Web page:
|Array Structure||Fixed: Ground Mount|
HIT hybrid silicon array, fixed ground-mount.
HIT (Heterojunction with Intrinsic Thin Layer) hybrid solar technologies combine different types of photovoltaic materials to increase the spectrum of the sunlight received by panels being converted to electricity.
The cells in the Sanyo HIT panels are constructed of a thin layer of crystalline silicon between two layers of amorphous silicon. The different photovoltaic materials are used together in this way to increase the overall efficiency of the solar cells.
This demonstration array will evaluate the performance of hybrid solar technology in high temperature environments
Sanyo panels are supplied in Australia by Apollo Energy. Apollo Energy is a provider of small to medium-scale, grid-connected renewable energy systems.
|Number Of Panels||30|
|Panel Type||Sanyo HIP-210NKHE5|
|Array Area||37.83 m²|
|Type Of Tracker||N/A|
|Inverter Size / Type||6 kW, SMA SMC 6000A|
|Installation Completed||Thu, 11 Mar 2010|
|Array Tilt/Azimuth||Tilt = 20, Azi = 0 (Solar North)|
Notes on the Data
Site 17: Inverter Replacement
This system received a new SMA SMC 6000A inverter following failure of the previous inverter. The new inverter went online at around 10.45am on Thursday, 9 May 2019.
Site 17: Inverter Troubleshooting and Historical Correction
Low levels of generation from 12 December 2018 have been noted and troubleshooting suggests an inverter issue, which is continuing to be investigated.
During the course of investigations, it was noticed that the inverter model of this array, as previously published on the website, had not been accurately recorded. The correct inverter model is an SMA SMC 6000A installed in July 2013, not an SMA SMC 7000TL. Any inconvenience caused is regretted.
System Disconnection for Cabling Works
All arrays at the Solar Centre were disconnected from approximately 2.00pm to 3.00pm on Monday, 9 July 2018 in preparation for the cable between the main switchboard and distribution board being upgraded. Array sites #23-38 remained disconnected while the main feeder cable to these sites was replaced in subsequent days, but all systems were re-connected by early afternoon on Thursday, 12 July 2018.
Monitoring Interruption for UPS Battery Replacement
The disconnection and re-connection of the solar arrays and weather station equipment while a new site connection was being established prompted the already flattening UPS batteries which power the site’s energy meters to fail and require immediate replacement. Data recording was affected from approximately 2.30pm ACST, Monday 10 July to 4.00pm, Wednesday 12 July.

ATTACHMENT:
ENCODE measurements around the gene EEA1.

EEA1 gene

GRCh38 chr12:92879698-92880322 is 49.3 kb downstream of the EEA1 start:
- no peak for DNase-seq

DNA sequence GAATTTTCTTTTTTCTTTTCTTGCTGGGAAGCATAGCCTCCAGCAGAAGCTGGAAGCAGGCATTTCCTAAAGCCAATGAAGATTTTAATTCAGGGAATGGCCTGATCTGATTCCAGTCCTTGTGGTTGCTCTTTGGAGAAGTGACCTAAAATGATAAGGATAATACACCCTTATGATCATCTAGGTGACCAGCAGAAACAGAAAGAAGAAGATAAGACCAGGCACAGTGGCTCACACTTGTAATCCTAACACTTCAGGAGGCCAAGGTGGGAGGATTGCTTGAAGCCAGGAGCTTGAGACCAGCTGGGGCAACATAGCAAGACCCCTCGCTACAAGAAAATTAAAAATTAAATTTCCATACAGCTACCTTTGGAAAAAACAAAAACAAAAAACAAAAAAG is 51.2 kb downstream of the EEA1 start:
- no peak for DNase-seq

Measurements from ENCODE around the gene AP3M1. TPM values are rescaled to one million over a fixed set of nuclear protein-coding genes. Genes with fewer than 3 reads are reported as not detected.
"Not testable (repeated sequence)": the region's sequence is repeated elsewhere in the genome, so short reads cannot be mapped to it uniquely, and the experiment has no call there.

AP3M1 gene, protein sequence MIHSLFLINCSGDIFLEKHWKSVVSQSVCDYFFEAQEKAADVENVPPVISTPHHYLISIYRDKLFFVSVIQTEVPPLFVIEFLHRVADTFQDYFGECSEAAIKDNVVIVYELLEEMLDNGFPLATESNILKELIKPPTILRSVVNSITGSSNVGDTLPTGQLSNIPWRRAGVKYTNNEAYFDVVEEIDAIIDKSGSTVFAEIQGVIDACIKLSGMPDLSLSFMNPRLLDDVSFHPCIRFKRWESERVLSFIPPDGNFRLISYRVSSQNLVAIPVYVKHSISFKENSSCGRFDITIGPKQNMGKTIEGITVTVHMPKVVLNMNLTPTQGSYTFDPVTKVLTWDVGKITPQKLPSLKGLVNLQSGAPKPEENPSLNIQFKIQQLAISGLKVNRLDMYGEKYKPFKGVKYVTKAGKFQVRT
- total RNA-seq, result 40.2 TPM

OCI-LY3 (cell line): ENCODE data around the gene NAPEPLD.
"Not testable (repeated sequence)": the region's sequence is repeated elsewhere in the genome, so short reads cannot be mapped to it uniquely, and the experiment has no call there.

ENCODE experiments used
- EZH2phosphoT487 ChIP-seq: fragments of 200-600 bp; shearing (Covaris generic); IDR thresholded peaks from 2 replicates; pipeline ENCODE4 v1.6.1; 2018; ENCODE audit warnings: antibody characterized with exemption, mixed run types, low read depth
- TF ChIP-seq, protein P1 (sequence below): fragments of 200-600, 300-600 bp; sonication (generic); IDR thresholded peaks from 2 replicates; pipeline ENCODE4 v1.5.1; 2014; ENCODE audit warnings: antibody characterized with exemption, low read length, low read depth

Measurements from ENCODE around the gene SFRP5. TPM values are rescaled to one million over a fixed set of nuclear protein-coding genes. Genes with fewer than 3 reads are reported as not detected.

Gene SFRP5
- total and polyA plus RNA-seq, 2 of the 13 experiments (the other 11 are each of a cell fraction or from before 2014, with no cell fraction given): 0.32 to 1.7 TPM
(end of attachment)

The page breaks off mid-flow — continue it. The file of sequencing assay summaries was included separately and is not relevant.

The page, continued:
Affects weather data for DKASC, Alice Springs
System Outage - Sites 4, 5, 17, 20, 22, 34 and 35
On the 5th June 2015, A Friday before a long weekend, seven individual PV systems at the DKASC were switched off by unknown persons and for unknown reasons. The outage was not noted until the following Tuesday when O&M staff returned to work and found the main circuit breakers for sites 4, 5, 17, 20, 22, 34 & 35. turned off. These systems were all turned back on again on the 9th March when the problem was detected.
> Answer to Spotlight Question
Onsite at the DKA Solar Centre in Alice Springs are a series of quiz-like Spotlight Questions at each array. Visit the centre and scan the QR code at each sign to test your knowledge – and check your answer here!
Q: What differences in appearance can you see compared to other thin film modules?
A: While the layers of a HIT module comprise both monocrystalline silicon and amorphous silicon, the overall module is structured like a crystalline module, that is, sectioned into square-like cells with conductors running across them. Therefore, from the outside, they resemble a typical monocrystalline module even though the monocrystalline layer is actually in the middle of the "sandwich". The structure of a regular thin film module is different to this as their cells are long and very close together, with electrical contacts etched into the reverse side and no use of bypass diodes to protect against reverse current flows; the result is a surface that looks clear, smooth and even, rather than segmented like the crystalline cell layout.